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Thread: Video: Loon Parent Returns to Nest (Egg Turning)

  1. #1
    Apprentice

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    Default Video: Loon Parent Returns to Nest (Egg Turning)

    Hello All,

    I have been monitoring this same loon pair for the last eight years. Each season they nest in a small cane area.
    Here footage I shot yesterday, showing one of the parents returning to the nest and repositioning the eggs.



    Cheers,
    Justin

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  3. #2
    Borderline Spammer

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    Thats awesome, Thanks for sharing. Always love to see what you post. keep it up!
    "No one's interested in something you didn't do"

  4. #3
    Apprentice

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    Thanks, man - appreciate the kind words. Cheers!

  5. #4
    Member for Life

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    Beauty vid! Thanks for posting!

  6. #5
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    That is a great still pic...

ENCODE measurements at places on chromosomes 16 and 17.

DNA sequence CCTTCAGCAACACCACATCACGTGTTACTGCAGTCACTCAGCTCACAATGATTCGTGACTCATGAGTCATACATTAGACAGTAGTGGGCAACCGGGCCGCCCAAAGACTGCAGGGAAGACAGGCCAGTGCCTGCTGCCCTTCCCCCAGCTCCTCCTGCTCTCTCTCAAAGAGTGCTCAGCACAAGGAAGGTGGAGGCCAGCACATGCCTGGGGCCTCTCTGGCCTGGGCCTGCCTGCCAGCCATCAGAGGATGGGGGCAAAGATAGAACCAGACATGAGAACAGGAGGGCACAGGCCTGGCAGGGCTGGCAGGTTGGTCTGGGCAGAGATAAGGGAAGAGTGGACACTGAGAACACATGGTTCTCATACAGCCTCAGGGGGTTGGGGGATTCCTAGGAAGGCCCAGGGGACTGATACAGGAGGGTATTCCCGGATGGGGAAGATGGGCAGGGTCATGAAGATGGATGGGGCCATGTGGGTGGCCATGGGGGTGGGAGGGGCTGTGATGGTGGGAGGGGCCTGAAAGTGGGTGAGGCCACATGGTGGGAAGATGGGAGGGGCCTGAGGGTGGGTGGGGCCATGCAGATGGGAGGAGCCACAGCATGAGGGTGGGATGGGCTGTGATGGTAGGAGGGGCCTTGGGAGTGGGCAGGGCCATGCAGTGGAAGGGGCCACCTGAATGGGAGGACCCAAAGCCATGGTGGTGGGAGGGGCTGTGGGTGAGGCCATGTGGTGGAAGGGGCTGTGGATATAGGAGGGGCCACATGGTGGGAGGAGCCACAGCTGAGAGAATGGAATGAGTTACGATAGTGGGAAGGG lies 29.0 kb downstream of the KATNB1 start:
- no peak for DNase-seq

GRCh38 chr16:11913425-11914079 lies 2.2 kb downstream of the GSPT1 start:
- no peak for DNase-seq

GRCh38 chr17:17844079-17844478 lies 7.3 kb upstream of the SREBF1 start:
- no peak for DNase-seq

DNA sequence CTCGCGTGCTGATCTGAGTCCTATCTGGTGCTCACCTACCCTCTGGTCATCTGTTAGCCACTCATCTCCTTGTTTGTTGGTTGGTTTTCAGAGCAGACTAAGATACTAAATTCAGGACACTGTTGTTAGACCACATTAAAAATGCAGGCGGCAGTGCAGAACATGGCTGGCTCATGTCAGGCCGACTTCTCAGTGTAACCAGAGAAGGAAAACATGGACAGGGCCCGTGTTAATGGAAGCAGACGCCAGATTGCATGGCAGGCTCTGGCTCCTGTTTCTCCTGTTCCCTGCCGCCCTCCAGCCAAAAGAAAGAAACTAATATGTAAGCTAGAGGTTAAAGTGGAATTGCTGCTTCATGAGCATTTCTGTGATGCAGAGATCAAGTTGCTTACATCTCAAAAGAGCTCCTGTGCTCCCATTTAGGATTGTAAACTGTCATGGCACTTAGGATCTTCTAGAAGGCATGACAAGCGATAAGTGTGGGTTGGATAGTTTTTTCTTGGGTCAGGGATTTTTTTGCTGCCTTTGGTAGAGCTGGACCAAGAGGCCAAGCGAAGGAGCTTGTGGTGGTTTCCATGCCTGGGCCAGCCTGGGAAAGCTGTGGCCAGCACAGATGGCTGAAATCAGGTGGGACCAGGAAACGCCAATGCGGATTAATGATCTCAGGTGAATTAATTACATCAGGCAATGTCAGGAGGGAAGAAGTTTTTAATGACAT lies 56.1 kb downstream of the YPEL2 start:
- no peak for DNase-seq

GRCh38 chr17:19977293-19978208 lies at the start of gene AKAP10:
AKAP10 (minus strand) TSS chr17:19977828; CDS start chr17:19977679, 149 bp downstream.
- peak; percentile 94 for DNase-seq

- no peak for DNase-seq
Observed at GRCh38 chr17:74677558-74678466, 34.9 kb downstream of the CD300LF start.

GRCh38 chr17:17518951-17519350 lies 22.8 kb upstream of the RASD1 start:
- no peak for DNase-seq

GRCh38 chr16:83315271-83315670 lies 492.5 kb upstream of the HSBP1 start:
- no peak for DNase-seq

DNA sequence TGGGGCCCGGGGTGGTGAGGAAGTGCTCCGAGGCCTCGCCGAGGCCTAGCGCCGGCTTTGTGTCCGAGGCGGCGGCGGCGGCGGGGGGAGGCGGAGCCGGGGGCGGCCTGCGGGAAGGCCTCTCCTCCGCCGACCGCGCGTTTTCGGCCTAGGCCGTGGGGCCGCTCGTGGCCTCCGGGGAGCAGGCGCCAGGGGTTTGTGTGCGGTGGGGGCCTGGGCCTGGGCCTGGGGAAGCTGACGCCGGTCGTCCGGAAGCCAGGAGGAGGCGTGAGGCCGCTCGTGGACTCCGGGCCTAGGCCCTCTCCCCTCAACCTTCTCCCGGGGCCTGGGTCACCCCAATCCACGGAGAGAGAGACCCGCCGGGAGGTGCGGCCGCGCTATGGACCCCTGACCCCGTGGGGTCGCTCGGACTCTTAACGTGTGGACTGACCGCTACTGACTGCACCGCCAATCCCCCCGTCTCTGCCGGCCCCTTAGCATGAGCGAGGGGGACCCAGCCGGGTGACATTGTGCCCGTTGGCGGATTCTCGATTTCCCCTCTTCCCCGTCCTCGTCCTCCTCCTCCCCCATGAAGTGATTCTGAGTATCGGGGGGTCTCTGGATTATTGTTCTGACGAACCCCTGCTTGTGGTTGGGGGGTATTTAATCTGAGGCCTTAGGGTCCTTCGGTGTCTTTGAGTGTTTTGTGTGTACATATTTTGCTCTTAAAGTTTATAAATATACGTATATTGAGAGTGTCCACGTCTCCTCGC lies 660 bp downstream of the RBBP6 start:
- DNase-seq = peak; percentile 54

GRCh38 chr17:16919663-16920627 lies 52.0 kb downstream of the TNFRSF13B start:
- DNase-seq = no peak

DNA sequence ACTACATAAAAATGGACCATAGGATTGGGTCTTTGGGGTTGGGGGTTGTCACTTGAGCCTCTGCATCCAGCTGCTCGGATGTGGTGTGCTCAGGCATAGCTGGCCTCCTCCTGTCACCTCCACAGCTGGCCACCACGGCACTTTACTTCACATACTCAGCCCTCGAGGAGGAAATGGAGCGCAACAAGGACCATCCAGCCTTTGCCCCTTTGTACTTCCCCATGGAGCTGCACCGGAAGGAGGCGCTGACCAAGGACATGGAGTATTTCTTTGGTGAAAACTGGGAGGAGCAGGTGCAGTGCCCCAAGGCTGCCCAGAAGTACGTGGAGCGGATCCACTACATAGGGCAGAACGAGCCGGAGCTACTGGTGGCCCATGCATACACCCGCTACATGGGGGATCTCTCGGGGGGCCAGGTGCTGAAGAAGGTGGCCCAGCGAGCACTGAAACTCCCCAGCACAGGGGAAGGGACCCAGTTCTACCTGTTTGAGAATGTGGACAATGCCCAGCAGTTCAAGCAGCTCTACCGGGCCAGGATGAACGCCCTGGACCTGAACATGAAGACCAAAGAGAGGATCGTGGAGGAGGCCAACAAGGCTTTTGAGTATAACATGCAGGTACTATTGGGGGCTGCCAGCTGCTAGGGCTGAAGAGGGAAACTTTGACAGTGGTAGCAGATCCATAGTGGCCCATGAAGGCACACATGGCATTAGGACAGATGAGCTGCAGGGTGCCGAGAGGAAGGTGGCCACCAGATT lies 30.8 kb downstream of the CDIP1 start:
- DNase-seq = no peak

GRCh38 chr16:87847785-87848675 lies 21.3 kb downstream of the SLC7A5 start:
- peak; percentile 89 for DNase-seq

Question, doesn't it ever flood them out, nest looks awful close to the water.
    Neat video.
    "Everything is easy when you know how"
    "Meat is not grown in stores"

  7. #6
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    That was a fine video to watch. Thanks. I read they only feed the biggest chick from each nest. Is that true?

    edit: wrong bird .... The pileated woodpecker only feeds one chick.
    Last edited by Sharon; June 3rd, 2021 at 02:37 PM.
    " We are more than our gender, skin color, class, sexuality or age; we are unlimited potential, and can not be defined by one label." quote A. Bartlett


  8. #7
    Apprentice

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    fratri - This is a floating cattail island so can't flood, no matter how high the water gets. Saying that, some of the other nests - that are made of mud and vegetation and found in open water areas, can be subject to flooding if the water rises enough. I have yet to see that happen.
    As for their position close to the water, they need to be this way as loons are pretty much useless when it comes to walking on dry land. Their legs are positioned at the very back of their body, allowing them to swim proficiently but hardly walk. A loon also needs a long stretch of water in order to take flight (they run on the water to get airborne) so if a loon was too far up on dry land, it would be stranded, unable to fly and pretty much unable to walk back to water.

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